August 31, 2009


...Detailed plans are being drawn up for a mass invasion of Britain‘s third most polluting power station.

The unfolding plot follows an unprecedented vote by thousands of climate activists to determine the target of their next mass direct action, with e.on’s Ratcliffe plant in Nottinghamshire named the clear winner in an announcement made at the Climate Camp last night (Sunday).

The Camp - currently pitched on Blackheath in London - held the online poll over recent weeks. More than 2000 activists voted, with Ratcliffe establishing a clear margin of victory over Drax in Yorkshire. Groups are now forming to plot the shutdown of the station by thousands of people who will descend on the e.on plant by land, water and air.

The invasion will take place on October 17-18, but logistical preparations are already under way at the Blackheath Camp. Teams are investigating Google Earth maps and poring over detailed intelligence on how best to enter the power plant and safely shut it down. Earlier this year, 114 people were arrested for conspiracy to commit aggravated trespass at the power station. No charges have been brought in connection with incident...

from The Guardian-

...A spokesman, Peter McDonnell, said that Climate Camp wanted to shed its image of being made up of "dangerous radicals and middle-class kids" and move into the mainstream.

But the novel tactics reveal a deeper dilemma within the broader environment movement. Climate Camp and the other groups planning the October action, such as anti-aviation group Plane Stupid, know that media coverage, focusing on the aggressive policing of protests such as the G20 in London on 1 April, has earned positive publicity and public sympathy. But organisers are keen to put the focus back on climate change.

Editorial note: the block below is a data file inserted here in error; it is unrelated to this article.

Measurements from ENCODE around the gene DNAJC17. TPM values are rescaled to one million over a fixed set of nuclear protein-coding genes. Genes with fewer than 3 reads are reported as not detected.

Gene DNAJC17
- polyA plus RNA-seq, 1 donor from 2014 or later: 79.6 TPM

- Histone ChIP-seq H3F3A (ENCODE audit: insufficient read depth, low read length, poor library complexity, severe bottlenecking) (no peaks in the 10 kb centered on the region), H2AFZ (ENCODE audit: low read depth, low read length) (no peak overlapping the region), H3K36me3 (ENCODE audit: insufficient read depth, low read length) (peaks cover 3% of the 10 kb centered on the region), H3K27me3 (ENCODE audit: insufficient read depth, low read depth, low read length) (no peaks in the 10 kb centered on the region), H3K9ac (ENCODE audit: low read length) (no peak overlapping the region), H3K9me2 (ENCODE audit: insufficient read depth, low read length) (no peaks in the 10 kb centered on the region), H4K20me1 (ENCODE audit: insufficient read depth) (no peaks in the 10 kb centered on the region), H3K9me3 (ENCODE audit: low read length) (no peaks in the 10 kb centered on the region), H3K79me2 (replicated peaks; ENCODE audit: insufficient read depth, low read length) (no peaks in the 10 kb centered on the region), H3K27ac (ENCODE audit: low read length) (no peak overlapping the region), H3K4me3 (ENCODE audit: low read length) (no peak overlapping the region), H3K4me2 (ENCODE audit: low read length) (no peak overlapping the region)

They are also aware that some people will be scared off from joining protests with an intimidating atmosphere. Yet it is much harder to get publicity without dramatic direct action... Stephen Tindale, former director of Greenpeace and founder of consultancy Climate Answers, said: "There's still a role for direct action, but it's a bit of a catch-22."

... "We are trying to broaden the movement out to Marks & Spencer clothes-wearing people," said McDonnell.

From Reuters-

An E.ON spokesman said the firm would work with local police to ensure the plant remained safe and in operation.

"We are supportive of peaceful protest but it is unacceptable to us for people to attempt to break into our power stations to shut them down," he said.

"It is not safe for people to go into power stations when they don't know what they are doing."


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